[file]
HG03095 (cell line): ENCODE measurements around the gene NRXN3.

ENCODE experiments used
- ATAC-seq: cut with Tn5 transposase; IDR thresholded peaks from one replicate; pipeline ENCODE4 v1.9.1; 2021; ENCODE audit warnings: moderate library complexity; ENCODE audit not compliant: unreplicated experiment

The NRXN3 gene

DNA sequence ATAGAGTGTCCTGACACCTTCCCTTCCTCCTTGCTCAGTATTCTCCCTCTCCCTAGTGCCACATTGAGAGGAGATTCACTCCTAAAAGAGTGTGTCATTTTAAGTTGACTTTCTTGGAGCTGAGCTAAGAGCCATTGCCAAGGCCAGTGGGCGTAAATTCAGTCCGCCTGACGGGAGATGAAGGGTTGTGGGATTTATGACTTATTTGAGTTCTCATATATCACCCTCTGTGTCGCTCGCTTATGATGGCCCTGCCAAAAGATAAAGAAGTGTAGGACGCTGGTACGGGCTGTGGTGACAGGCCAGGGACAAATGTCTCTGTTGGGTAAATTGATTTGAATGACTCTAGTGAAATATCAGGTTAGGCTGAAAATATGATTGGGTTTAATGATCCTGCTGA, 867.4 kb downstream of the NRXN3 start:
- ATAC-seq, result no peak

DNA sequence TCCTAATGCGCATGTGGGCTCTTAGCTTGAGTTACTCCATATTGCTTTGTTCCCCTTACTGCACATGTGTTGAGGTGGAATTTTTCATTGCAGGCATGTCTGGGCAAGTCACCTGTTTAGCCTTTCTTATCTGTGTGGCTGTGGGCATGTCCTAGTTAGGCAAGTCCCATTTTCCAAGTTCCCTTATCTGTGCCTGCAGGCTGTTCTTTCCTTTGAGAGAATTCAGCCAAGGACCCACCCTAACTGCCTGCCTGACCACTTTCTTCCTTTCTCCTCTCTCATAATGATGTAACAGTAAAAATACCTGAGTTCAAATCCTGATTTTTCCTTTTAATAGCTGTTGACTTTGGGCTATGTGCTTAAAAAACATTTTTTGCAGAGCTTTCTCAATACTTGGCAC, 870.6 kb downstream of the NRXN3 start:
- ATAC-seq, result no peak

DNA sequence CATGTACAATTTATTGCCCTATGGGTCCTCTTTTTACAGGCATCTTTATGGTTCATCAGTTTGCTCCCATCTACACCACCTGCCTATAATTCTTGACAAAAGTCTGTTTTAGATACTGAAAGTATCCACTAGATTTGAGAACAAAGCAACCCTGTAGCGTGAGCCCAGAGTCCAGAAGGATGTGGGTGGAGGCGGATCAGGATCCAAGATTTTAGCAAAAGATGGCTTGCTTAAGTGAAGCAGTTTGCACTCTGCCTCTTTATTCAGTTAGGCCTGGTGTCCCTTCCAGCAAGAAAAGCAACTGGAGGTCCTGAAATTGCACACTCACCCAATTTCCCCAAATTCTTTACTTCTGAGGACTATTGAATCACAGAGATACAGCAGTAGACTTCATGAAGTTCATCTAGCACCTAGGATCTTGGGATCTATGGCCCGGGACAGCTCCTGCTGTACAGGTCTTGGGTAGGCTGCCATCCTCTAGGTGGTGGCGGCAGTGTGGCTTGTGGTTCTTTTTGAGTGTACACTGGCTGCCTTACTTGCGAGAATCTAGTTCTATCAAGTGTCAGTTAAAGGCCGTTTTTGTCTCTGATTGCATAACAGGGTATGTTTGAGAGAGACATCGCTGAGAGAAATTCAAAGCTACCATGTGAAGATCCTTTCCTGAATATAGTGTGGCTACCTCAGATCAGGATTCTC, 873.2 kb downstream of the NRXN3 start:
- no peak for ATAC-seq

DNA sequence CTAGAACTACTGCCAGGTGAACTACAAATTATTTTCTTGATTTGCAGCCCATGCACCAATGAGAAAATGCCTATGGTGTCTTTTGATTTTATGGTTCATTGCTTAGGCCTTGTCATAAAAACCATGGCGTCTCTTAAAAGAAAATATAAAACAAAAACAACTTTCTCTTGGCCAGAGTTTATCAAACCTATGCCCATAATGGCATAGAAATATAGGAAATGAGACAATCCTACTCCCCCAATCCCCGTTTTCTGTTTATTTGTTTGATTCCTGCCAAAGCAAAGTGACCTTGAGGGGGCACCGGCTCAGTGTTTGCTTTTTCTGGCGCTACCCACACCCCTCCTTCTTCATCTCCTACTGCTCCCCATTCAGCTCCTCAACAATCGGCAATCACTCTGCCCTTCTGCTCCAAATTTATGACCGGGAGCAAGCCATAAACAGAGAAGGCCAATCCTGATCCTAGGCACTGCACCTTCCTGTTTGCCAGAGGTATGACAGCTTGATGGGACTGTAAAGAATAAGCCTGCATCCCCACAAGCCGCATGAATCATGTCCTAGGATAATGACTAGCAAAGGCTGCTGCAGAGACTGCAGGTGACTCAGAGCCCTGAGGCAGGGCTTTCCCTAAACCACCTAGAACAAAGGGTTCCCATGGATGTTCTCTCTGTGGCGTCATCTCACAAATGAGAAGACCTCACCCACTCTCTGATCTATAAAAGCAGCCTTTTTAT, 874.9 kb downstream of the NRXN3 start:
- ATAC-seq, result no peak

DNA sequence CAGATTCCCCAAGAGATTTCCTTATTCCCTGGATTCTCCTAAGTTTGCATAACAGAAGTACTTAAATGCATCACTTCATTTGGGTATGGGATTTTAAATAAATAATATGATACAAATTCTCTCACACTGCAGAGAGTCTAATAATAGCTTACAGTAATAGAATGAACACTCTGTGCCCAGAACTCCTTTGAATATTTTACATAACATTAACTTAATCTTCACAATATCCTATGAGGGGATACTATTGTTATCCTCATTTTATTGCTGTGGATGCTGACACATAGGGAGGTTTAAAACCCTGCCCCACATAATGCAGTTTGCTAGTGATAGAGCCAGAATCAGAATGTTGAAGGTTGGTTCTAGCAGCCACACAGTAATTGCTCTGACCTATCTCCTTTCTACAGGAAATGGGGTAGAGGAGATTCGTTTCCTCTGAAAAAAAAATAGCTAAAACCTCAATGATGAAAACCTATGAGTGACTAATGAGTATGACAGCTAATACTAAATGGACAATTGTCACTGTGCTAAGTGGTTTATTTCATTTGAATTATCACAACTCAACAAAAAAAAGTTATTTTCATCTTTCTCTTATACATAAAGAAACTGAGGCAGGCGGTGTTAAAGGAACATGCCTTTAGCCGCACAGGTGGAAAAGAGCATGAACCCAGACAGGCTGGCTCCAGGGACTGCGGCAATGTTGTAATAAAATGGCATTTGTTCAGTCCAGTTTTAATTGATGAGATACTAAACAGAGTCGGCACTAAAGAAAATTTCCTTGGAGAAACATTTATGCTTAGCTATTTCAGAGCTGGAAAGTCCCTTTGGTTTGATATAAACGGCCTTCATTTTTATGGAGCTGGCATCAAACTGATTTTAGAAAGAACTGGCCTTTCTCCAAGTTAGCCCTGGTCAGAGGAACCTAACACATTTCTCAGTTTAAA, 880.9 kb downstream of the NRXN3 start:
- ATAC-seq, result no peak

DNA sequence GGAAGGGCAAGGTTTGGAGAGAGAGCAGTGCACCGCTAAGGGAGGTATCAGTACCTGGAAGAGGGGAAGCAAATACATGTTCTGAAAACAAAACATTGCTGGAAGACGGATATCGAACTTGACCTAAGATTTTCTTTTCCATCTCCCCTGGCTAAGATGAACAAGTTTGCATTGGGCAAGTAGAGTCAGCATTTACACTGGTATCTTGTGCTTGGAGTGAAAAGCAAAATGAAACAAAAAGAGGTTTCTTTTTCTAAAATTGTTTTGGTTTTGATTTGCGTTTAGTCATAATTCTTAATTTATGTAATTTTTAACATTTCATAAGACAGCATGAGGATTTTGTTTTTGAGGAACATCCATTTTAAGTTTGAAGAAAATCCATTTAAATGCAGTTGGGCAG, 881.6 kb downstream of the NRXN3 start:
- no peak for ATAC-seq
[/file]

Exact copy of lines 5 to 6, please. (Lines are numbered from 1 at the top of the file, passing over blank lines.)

DNA sequence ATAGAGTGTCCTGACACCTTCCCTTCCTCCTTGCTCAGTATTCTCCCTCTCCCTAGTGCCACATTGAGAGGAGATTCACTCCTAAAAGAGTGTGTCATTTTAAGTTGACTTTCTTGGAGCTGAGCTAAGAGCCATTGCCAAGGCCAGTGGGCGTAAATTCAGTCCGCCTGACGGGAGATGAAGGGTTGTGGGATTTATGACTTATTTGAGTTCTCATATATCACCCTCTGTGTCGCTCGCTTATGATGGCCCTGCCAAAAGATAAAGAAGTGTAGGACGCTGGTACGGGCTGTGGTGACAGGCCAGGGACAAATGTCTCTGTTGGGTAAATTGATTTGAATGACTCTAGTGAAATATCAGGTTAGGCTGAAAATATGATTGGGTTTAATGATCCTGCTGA, 867.4 kb downstream of the NRXN3 start:
- ATAC-seq, result no peak